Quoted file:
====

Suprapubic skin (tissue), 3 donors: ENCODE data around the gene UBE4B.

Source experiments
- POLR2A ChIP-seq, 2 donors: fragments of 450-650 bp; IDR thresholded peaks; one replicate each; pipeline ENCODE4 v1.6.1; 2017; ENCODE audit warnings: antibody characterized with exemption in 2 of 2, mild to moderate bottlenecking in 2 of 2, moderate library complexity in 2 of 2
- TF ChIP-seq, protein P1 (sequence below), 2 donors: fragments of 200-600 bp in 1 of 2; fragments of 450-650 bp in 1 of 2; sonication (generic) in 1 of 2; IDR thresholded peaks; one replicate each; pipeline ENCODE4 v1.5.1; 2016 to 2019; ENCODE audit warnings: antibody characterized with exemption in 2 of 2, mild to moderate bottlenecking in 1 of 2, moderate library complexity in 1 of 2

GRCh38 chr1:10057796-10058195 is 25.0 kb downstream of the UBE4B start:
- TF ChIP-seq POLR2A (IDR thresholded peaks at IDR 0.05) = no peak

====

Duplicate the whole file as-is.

Suprapubic skin (tissue), 3 donors: ENCODE data around the gene UBE4B.

Source experiments
- POLR2A ChIP-seq, 2 donors: fragments of 450-650 bp; IDR thresholded peaks; one replicate each; pipeline ENCODE4 v1.6.1; 2017; ENCODE audit warnings: antibody characterized with exemption in 2 of 2, mild to moderate bottlenecking in 2 of 2, moderate library complexity in 2 of 2
- TF ChIP-seq, protein P1 (sequence below), 2 donors: fragments of 200-600 bp in 1 of 2; fragments of 450-650 bp in 1 of 2; sonication (generic) in 1 of 2; IDR thresholded peaks; one replicate each; pipeline ENCODE4 v1.5.1; 2016 to 2019; ENCODE audit warnings: antibody characterized with exemption in 2 of 2, mild to moderate bottlenecking in 1 of 2, moderate library complexity in 1 of 2

GRCh38 chr1:10057796-10058195 is 25.0 kb downstream of the UBE4B start:
- TF ChIP-seq POLR2A (IDR thresholded peaks at IDR 0.05) = no peak